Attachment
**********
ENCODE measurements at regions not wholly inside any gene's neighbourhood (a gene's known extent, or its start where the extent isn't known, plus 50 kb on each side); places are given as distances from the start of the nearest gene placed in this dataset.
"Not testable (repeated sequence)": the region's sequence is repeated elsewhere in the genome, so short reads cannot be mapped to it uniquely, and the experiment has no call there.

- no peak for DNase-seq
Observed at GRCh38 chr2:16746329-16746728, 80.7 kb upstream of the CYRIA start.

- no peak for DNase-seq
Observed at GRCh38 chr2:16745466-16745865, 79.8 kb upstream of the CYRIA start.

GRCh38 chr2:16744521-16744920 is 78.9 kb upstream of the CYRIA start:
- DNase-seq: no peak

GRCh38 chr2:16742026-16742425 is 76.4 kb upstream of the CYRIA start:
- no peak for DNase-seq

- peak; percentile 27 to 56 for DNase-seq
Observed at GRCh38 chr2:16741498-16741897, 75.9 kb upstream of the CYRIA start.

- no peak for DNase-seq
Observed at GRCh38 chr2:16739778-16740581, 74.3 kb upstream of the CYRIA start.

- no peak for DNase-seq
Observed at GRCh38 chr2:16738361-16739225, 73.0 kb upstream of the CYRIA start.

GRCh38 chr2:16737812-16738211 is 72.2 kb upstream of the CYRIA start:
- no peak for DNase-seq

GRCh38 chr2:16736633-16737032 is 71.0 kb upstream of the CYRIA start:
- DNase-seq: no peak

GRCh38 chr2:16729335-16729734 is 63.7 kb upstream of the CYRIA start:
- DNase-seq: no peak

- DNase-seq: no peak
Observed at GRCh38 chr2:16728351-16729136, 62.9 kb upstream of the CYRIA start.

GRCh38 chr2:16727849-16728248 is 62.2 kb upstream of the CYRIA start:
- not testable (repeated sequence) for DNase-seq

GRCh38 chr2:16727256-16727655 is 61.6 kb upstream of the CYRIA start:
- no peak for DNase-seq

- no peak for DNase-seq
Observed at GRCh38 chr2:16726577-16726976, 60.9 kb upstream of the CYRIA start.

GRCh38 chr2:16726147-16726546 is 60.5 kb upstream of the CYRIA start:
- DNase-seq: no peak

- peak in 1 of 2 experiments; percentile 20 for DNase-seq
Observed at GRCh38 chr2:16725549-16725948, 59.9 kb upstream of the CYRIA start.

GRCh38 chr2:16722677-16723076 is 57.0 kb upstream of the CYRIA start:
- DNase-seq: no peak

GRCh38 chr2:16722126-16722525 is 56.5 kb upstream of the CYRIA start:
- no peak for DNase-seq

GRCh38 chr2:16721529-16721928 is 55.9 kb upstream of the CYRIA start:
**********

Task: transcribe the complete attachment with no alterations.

ENCODE measurements at regions not wholly inside any gene's neighbourhood (a gene's known extent, or its start where the extent isn't known, plus 50 kb on each side); places are given as distances from the start of the nearest gene placed in this dataset.
"Not testable (repeated sequence)": the region's sequence is repeated elsewhere in the genome, so short reads cannot be mapped to it uniquely, and the experiment has no call there.

- no peak for DNase-seq
Observed at GRCh38 chr2:16746329-16746728, 80.7 kb upstream of the CYRIA start.

- no peak for DNase-seq
Observed at GRCh38 chr2:16745466-16745865, 79.8 kb upstream of the CYRIA start.

GRCh38 chr2:16744521-16744920 is 78.9 kb upstream of the CYRIA start:
- DNase-seq: no peak

GRCh38 chr2:16742026-16742425 is 76.4 kb upstream of the CYRIA start:
- no peak for DNase-seq

- peak; percentile 27 to 56 for DNase-seq
Observed at GRCh38 chr2:16741498-16741897, 75.9 kb upstream of the CYRIA start.

- no peak for DNase-seq
Observed at GRCh38 chr2:16739778-16740581, 74.3 kb upstream of the CYRIA start.

- no peak for DNase-seq
Observed at GRCh38 chr2:16738361-16739225, 73.0 kb upstream of the CYRIA start.

GRCh38 chr2:16737812-16738211 is 72.2 kb upstream of the CYRIA start:
- no peak for DNase-seq

GRCh38 chr2:16736633-16737032 is 71.0 kb upstream of the CYRIA start:
- DNase-seq: no peak

GRCh38 chr2:16729335-16729734 is 63.7 kb upstream of the CYRIA start:
- DNase-seq: no peak

- DNase-seq: no peak
Observed at GRCh38 chr2:16728351-16729136, 62.9 kb upstream of the CYRIA start.

GRCh38 chr2:16727849-16728248 is 62.2 kb upstream of the CYRIA start:
- not testable (repeated sequence) for DNase-seq

GRCh38 chr2:16727256-16727655 is 61.6 kb upstream of the CYRIA start:
- no peak for DNase-seq

- no peak for DNase-seq
Observed at GRCh38 chr2:16726577-16726976, 60.9 kb upstream of the CYRIA start.

GRCh38 chr2:16726147-16726546 is 60.5 kb upstream of the CYRIA start:
- DNase-seq: no peak

- peak in 1 of 2 experiments; percentile 20 for DNase-seq
Observed at GRCh38 chr2:16725549-16725948, 59.9 kb upstream of the CYRIA start.

GRCh38 chr2:16722677-16723076 is 57.0 kb upstream of the CYRIA start:
- DNase-seq: no peak

GRCh38 chr2:16722126-16722525 is 56.5 kb upstream of the CYRIA start:
- no peak for DNase-seq

GRCh38 chr2:16721529-16721928 is 55.9 kb upstream of the CYRIA start: